Critical appraisal; a rule of thumb

In Uncategorized on July 3, 2008 by Alan Lovell Tagged:

Info specialists are often a little worried about having to do detailed critical appraisal, thinking that their lack of specialist knowledge in plastic surgery, coronary angioplasty or Bayesian hierarchical modelling will mean that they’ll be unable to identify what to include and what not. There’s a conversation about appraisal occurring on the Evidence-Based Health mailing list at the moment and I thought the following appraisal rule of thumb from Steve Simon of The Children’s Mercy Hospital, Kansas, pretty sound:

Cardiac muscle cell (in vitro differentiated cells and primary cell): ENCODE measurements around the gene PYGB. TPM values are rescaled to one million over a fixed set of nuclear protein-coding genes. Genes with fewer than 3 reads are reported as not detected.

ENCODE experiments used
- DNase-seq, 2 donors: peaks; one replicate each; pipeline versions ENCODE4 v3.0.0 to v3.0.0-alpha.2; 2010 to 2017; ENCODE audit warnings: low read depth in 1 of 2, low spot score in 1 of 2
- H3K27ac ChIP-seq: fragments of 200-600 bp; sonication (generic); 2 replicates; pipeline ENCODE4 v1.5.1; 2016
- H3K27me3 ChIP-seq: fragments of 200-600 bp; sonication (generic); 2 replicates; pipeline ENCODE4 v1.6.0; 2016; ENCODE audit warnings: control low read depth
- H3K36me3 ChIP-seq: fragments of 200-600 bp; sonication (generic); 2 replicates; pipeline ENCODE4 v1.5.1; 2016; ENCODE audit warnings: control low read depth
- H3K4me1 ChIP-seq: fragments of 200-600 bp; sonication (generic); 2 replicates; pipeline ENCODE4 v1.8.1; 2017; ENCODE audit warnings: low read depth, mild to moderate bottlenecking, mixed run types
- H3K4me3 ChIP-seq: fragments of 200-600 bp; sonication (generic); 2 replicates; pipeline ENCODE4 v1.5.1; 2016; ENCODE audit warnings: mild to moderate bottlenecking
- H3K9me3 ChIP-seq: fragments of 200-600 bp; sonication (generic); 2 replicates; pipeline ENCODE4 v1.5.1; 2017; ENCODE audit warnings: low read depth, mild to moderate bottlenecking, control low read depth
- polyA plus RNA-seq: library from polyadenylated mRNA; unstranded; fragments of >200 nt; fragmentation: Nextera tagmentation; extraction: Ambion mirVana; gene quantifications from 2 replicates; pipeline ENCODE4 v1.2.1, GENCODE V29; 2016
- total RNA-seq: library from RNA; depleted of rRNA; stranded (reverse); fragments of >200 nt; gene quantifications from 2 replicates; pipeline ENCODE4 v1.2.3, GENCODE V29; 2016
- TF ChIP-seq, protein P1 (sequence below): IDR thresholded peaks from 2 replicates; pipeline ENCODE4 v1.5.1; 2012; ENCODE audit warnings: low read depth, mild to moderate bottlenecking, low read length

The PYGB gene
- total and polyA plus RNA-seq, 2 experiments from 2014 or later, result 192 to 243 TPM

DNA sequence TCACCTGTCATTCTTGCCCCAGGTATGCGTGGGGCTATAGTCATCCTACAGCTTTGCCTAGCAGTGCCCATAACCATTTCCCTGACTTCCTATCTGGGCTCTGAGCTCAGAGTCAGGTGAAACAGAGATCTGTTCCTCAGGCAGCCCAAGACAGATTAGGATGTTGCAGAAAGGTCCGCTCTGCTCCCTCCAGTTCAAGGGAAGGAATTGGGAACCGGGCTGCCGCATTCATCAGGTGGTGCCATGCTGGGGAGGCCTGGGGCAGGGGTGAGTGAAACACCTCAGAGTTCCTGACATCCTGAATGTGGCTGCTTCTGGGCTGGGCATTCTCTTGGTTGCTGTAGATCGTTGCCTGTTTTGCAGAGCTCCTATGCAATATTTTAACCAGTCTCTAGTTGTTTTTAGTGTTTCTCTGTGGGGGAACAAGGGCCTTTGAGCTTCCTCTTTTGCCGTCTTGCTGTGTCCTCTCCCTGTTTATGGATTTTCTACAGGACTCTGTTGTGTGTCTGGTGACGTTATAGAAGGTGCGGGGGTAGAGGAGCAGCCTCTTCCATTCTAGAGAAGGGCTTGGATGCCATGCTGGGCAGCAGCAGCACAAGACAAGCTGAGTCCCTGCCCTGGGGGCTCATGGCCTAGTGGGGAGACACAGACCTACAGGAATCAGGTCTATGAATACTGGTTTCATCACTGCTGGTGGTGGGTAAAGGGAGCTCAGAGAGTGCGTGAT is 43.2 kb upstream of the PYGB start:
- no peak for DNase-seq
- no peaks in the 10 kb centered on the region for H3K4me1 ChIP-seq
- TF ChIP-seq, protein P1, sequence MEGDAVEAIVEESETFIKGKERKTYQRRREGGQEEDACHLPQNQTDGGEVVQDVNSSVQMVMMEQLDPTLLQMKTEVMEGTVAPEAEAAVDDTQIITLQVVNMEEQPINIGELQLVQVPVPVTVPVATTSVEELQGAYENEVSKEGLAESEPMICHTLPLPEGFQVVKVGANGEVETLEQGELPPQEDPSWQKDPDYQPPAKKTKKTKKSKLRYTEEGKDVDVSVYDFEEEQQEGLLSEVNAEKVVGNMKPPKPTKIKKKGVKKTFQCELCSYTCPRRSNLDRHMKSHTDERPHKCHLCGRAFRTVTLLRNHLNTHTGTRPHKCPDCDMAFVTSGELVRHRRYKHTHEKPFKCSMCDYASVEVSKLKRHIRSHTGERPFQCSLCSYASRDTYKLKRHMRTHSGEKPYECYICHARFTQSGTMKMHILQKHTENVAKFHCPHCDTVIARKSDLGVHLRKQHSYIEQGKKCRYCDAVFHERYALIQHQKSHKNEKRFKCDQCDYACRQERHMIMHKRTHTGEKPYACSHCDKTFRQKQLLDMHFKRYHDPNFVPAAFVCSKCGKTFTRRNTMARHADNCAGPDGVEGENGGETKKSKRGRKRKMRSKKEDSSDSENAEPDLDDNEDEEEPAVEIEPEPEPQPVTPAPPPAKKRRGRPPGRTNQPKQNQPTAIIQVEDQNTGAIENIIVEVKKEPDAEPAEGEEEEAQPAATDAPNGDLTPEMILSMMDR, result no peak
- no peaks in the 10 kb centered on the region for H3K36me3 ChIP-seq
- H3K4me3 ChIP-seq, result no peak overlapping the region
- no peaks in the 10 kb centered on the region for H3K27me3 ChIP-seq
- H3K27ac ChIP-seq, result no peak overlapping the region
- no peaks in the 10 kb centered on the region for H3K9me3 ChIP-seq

“My first rule in critical appraisal is to focus on how the data was collected and not on how it was analyzed. […] After all, if you collect the wrong data, it doesn’t matter how fancy the analysis. Furthermore, nine times out of ten, if there is a flaw in a paper it is a flawed data collection rather than a flawed data analysis.”


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